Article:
- Introduction to German Research for North Americans
- Continuing My Journey Through German Records
- Learning More About the German Language
- Blogging about German Courses: Meet Michele Simmons Lewis
- Practice Your German Language Skills
- German: Church Records
- Reading German Records
- German: Record Repositories
- More About the Course German: Civil Registration Records
By Michele Simmons Lewis, Student
German: Reading the Records is my favorite German course from The National Institute for Genealogical Studies so far. The first half of this course concentrates on teaching you how to write in the old German script. Actually forming the letters over and over again gets those letter shapes in your brain and you have a much easier time recognizing them when you are reading documents. The second half of the course is all about reading real records. There is a required book for this course, Deciphering Handwriting in German Documents by Roger P. Minert. This is an excellent book and has countless examples of documents along with transliterations and translations. Each document is fully analyzed pointing out certain things you need to be watching for such as common abbreviations and common phrases. This is one of those books you will want to read from cover to cover.
There is a little surprise in the class. German documents aren’t always written in German. You also have to learn how to read Latin and French. I happen to love languages so I was pretty happy to see these assignments. Now I have even more flexibility and these skills will help me in other areas, not just with German records.
This isn’t an easy course. The assignments include documents that look like they were written by a second grader. (Did you think that only happened with English records?) There are faded documents and some have the words cut off at the margin. These are the types of documents you will most certainly see when you are doing real research. The more practice you get with these less-than-perfect documents the less hair you will pull out of your head later on.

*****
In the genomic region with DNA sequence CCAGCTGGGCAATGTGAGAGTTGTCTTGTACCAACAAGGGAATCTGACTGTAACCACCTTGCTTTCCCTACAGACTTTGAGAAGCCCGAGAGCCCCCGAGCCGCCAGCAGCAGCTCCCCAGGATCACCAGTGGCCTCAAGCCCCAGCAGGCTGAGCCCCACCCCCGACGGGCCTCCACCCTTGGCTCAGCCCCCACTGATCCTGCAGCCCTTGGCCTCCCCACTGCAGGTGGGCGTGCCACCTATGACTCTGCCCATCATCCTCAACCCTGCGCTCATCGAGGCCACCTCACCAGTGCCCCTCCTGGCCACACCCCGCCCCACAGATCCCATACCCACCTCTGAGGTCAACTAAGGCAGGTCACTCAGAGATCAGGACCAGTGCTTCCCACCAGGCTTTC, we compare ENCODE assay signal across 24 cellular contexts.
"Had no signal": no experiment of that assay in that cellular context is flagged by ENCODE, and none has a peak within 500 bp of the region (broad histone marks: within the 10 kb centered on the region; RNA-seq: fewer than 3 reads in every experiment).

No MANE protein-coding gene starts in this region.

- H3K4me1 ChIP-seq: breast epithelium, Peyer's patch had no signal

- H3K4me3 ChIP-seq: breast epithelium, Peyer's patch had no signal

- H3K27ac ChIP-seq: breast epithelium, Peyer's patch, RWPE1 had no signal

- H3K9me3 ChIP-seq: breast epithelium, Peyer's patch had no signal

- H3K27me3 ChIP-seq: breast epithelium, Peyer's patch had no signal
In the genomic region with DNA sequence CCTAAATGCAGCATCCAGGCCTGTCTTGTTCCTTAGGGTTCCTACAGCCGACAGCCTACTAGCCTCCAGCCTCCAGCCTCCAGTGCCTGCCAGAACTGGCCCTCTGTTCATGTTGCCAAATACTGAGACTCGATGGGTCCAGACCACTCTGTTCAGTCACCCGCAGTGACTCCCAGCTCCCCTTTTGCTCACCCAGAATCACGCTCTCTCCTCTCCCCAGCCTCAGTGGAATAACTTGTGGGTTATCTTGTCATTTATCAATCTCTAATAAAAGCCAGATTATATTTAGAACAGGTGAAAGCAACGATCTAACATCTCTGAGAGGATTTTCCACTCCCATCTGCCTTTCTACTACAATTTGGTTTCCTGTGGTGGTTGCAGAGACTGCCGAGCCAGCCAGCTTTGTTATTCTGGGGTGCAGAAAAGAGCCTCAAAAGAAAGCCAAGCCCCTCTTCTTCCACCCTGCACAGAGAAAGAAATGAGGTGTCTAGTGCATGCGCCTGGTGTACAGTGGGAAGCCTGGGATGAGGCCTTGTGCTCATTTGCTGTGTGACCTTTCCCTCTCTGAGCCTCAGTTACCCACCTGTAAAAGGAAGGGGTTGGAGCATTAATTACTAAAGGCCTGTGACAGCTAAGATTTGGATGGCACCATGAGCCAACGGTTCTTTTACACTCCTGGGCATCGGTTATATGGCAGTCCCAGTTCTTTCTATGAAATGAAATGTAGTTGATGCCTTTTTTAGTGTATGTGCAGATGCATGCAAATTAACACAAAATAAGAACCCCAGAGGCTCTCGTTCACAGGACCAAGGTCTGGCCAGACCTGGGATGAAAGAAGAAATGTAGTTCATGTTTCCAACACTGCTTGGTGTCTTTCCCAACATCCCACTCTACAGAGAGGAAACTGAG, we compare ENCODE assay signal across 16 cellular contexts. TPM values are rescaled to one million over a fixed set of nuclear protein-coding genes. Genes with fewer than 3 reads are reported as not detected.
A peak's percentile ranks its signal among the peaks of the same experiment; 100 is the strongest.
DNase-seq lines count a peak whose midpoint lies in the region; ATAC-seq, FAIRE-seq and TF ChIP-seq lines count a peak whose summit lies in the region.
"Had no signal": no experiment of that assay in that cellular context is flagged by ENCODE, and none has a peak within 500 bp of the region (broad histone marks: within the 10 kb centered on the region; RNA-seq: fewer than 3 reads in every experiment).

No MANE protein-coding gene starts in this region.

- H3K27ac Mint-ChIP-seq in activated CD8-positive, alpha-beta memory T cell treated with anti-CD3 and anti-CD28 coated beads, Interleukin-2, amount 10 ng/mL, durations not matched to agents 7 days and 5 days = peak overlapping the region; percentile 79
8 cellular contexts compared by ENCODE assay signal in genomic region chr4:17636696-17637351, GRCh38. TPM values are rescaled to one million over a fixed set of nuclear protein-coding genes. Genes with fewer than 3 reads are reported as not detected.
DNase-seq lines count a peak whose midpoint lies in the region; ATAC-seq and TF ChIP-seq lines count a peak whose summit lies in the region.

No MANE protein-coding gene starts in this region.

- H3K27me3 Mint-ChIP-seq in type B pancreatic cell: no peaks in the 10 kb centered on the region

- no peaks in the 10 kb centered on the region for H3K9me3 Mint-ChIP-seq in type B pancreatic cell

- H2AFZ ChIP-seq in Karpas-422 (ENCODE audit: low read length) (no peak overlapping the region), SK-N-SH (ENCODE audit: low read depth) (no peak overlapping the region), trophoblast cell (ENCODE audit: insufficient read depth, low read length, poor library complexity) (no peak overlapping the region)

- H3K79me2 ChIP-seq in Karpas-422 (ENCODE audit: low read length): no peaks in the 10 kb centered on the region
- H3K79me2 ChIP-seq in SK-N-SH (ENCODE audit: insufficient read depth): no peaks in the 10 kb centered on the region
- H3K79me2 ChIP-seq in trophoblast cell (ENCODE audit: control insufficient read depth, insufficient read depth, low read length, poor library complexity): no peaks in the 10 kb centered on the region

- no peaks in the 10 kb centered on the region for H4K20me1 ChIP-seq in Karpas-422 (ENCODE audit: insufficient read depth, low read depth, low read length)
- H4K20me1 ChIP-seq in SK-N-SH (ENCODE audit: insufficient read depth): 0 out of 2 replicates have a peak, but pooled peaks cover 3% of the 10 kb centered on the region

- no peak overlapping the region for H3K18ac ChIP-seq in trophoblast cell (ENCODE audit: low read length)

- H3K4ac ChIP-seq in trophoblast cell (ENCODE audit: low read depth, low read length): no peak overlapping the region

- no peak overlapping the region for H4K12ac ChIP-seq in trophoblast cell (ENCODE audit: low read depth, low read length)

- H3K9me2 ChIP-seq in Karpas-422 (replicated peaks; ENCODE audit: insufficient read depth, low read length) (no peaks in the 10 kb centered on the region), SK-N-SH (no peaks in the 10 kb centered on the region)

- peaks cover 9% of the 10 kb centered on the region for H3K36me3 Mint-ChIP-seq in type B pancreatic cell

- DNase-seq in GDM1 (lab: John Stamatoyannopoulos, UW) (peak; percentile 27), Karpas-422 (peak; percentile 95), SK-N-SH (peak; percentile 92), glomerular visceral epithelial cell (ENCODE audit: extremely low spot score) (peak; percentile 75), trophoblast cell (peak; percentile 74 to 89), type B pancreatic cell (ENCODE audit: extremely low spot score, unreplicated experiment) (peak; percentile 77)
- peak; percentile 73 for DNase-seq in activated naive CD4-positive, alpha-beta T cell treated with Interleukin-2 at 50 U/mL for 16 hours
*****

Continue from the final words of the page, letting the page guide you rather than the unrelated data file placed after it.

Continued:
Here are two hints. You can buy the same font used in Deciphering Handwriting in German Documents (it is listed as a resource) from http://www.delbanco-frakturschriften.de/artikelliste/kategorie/deutsche-schreibschrift.html. The name of the font is DS-Kurrent. It costs 20 €. You can use this font to see what words are supposed to look like. You can also download a free font called Sütterlin that was designed by Professor Don Becker at the University of Wisconsin’s German Department. You will find it here http://csumc.wisc.edu/mki/Resources/Suetterlin/sutterl.html. The Sütterlin font is a little more contemporary and it wasn’t used for as long of a period of time but it is very similar. The letters are more rounded. This is the style of writing my mother learned in school just before World War II.
The second hint is to take the time to practice your writing skills. For example, I write out my grocery list in English but I write it using the German script. I then type out my list and see how close I came. I use Evernote quite a bit and some of my notes are in these fonts. You can write them out in a normal font and then change it all at once. The next time you look at the note you will be forced to read it in the old German. It is a lot of fun. I think you will find the German: Reading the Records course challenging but it will be a favorite.